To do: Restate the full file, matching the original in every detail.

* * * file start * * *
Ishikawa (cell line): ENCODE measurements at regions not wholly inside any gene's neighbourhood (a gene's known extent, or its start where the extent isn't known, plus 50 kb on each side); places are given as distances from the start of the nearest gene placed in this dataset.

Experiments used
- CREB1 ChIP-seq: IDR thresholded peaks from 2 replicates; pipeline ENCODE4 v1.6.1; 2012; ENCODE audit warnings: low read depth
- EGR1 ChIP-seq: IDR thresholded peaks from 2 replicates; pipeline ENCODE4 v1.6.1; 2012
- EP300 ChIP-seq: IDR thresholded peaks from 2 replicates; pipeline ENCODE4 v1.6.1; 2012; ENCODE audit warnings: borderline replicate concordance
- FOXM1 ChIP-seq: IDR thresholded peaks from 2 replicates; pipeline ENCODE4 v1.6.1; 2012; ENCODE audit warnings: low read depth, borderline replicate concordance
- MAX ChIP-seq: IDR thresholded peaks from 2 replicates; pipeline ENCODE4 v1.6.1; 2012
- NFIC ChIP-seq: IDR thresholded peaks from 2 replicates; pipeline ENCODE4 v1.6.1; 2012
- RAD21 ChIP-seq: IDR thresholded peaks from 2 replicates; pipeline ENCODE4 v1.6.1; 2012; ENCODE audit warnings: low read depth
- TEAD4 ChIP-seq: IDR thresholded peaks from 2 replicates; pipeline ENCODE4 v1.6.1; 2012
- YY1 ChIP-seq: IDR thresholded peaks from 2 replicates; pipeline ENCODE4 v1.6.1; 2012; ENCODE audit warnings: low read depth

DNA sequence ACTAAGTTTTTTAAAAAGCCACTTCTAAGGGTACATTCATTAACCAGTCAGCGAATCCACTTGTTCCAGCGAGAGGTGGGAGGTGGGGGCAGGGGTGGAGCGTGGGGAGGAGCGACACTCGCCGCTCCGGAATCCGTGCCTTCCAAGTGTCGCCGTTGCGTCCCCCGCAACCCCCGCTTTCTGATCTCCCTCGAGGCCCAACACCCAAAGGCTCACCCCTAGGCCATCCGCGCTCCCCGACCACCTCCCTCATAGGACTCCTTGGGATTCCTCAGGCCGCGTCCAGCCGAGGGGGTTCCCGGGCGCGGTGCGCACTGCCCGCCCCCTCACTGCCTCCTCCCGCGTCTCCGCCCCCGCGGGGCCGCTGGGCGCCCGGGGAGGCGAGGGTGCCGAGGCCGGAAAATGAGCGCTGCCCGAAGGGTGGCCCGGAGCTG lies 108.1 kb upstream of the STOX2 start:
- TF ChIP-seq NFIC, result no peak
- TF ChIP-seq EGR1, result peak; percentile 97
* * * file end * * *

Ishikawa (cell line): ENCODE measurements at regions not wholly inside any gene's neighbourhood (a gene's known extent, or its start where the extent isn't known, plus 50 kb on each side); places are given as distances from the start of the nearest gene placed in this dataset.

Experiments used
- CREB1 ChIP-seq: IDR thresholded peaks from 2 replicates; pipeline ENCODE4 v1.6.1; 2012; ENCODE audit warnings: low read depth
- EGR1 ChIP-seq: IDR thresholded peaks from 2 replicates; pipeline ENCODE4 v1.6.1; 2012
- EP300 ChIP-seq: IDR thresholded peaks from 2 replicates; pipeline ENCODE4 v1.6.1; 2012; ENCODE audit warnings: borderline replicate concordance
- FOXM1 ChIP-seq: IDR thresholded peaks from 2 replicates; pipeline ENCODE4 v1.6.1; 2012; ENCODE audit warnings: low read depth, borderline replicate concordance
- MAX ChIP-seq: IDR thresholded peaks from 2 replicates; pipeline ENCODE4 v1.6.1; 2012
- NFIC ChIP-seq: IDR thresholded peaks from 2 replicates; pipeline ENCODE4 v1.6.1; 2012
- RAD21 ChIP-seq: IDR thresholded peaks from 2 replicates; pipeline ENCODE4 v1.6.1; 2012; ENCODE audit warnings: low read depth
- TEAD4 ChIP-seq: IDR thresholded peaks from 2 replicates; pipeline ENCODE4 v1.6.1; 2012
- YY1 ChIP-seq: IDR thresholded peaks from 2 replicates; pipeline ENCODE4 v1.6.1; 2012; ENCODE audit warnings: low read depth

DNA sequence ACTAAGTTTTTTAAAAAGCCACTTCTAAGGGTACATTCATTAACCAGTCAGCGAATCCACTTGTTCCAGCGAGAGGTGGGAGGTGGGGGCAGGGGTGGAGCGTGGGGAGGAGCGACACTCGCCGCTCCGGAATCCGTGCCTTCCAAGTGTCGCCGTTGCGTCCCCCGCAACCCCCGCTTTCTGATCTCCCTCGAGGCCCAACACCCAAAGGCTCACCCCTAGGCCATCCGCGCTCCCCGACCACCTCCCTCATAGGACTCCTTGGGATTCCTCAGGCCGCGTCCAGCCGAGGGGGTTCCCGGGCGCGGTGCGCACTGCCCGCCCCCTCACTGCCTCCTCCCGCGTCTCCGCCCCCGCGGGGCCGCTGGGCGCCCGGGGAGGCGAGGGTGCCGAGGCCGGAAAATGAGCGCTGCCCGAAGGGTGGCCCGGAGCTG lies 108.1 kb upstream of the STOX2 start:
- TF ChIP-seq NFIC, result no peak
- TF ChIP-seq EGR1, result peak; percentile 97